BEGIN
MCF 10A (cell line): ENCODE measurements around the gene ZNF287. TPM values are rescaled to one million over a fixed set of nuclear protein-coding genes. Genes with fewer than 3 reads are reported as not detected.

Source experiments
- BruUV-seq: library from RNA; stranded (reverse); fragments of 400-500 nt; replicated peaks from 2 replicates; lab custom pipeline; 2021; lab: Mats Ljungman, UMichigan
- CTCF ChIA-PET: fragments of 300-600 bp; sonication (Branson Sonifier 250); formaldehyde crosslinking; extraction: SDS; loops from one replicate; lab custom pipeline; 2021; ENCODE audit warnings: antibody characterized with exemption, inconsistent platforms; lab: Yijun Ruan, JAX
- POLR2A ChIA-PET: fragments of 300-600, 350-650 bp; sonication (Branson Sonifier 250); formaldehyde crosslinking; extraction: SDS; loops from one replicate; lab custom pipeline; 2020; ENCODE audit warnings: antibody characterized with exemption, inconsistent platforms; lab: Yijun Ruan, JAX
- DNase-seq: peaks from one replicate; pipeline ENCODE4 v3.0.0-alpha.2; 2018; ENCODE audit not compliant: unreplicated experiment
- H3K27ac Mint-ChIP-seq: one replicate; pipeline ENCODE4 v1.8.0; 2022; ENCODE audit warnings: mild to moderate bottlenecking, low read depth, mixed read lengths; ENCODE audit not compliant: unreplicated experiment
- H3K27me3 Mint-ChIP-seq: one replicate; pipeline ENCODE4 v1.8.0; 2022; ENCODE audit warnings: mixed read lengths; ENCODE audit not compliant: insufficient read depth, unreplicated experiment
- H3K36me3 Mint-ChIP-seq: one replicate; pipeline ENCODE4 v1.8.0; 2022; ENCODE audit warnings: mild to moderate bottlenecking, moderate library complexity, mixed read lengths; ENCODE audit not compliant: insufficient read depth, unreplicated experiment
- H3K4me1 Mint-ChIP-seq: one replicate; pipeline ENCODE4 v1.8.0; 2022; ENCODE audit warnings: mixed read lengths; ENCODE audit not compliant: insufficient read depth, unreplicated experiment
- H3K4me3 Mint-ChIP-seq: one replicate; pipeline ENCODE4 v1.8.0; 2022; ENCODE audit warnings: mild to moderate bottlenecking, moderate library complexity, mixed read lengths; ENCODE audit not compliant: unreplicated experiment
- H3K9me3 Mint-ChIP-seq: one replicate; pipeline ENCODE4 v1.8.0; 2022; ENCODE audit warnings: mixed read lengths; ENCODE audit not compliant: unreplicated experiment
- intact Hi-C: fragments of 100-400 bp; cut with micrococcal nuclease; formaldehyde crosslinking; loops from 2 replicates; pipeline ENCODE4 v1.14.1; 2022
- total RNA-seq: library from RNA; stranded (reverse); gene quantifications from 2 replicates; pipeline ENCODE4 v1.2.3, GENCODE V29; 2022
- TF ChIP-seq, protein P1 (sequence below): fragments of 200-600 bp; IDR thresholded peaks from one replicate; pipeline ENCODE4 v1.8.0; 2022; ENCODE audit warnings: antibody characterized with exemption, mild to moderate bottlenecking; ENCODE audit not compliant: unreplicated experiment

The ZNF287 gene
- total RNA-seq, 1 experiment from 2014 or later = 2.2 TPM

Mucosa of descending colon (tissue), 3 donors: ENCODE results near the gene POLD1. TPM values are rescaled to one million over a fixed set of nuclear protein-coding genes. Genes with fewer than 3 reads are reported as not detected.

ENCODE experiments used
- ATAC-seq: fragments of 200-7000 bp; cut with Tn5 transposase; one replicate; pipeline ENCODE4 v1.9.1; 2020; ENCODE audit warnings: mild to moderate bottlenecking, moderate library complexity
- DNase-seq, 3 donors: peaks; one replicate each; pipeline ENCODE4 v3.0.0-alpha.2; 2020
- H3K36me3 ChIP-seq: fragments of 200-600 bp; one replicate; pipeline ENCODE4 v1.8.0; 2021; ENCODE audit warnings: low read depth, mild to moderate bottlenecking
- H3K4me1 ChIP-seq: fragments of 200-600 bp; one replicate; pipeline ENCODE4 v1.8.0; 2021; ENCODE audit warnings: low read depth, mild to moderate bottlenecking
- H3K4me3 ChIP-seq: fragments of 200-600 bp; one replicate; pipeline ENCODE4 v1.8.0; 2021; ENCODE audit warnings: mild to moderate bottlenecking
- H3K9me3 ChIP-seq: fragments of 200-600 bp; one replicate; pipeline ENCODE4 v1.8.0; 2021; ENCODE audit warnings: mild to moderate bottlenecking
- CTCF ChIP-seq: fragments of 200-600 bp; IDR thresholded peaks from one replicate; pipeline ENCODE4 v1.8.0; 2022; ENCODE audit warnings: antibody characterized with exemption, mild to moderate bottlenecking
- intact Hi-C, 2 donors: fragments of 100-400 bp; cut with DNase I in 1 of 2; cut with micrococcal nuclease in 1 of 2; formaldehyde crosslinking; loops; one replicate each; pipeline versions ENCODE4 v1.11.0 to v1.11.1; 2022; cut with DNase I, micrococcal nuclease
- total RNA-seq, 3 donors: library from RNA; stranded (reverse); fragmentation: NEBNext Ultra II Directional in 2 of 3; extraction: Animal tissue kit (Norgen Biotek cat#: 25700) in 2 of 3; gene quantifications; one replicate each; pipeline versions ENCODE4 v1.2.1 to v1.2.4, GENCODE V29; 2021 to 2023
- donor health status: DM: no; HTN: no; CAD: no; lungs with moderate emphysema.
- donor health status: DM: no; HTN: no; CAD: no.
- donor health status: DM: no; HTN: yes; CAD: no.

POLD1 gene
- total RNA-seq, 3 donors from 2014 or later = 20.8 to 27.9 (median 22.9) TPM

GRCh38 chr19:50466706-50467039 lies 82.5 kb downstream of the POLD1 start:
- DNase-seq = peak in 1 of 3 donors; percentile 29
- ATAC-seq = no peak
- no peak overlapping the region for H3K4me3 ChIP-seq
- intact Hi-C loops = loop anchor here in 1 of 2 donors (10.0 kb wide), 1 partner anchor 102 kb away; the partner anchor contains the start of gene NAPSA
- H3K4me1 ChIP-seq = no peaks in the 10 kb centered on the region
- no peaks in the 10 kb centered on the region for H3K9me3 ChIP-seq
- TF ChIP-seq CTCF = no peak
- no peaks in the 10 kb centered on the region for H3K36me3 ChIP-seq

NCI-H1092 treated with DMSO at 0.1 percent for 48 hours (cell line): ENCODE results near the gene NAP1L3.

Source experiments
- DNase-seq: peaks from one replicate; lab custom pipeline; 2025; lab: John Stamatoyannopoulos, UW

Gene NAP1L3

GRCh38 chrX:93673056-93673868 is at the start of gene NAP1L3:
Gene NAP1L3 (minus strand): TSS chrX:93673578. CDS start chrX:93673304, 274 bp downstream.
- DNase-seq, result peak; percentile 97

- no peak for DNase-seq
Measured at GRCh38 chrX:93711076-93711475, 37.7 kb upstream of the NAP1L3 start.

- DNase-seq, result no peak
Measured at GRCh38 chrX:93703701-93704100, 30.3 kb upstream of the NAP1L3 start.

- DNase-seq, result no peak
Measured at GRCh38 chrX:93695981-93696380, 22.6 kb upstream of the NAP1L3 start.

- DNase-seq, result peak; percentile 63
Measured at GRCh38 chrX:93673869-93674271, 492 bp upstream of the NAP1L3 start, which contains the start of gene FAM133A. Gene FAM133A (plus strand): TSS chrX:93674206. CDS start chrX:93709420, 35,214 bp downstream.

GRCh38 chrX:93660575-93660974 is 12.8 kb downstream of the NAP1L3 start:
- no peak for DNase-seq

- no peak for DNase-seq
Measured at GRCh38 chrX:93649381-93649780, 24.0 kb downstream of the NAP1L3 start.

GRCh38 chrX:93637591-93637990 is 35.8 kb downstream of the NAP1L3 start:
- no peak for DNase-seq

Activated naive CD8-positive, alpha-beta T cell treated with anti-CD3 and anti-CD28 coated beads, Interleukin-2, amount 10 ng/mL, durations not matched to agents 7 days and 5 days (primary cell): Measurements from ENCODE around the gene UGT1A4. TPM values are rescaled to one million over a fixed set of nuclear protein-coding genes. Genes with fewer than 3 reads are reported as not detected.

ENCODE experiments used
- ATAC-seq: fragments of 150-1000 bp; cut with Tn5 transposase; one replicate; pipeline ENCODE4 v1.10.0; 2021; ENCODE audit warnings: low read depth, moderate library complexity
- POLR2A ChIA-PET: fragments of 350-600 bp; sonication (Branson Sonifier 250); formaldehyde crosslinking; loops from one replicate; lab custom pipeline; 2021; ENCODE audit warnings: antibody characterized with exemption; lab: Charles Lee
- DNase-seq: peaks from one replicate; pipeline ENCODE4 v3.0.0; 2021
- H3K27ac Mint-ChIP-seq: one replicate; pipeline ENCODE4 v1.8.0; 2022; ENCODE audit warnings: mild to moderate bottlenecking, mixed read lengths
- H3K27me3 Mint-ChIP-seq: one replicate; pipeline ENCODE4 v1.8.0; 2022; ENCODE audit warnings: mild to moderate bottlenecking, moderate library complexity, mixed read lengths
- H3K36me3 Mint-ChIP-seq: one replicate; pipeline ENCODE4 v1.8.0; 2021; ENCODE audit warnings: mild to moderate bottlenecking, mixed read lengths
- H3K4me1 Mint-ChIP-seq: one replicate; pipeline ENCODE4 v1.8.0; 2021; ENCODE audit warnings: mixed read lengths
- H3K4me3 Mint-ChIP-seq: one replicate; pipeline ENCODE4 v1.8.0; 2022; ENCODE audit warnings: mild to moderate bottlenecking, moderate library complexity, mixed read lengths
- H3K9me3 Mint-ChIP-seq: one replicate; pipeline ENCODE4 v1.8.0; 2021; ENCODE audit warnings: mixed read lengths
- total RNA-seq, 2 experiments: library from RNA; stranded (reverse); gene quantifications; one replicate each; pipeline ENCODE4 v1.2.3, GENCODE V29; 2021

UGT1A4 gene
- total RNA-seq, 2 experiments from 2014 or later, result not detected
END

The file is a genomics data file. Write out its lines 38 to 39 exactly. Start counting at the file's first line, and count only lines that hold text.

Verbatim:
- intact Hi-C loops = loop anchor here in 1 of 2 donors (10.0 kb wide), 1 partner anchor 102 kb away; the partner anchor contains the start of gene NAPSA
- H3K4me1 ChIP-seq = no peaks in the 10 kb centered on the region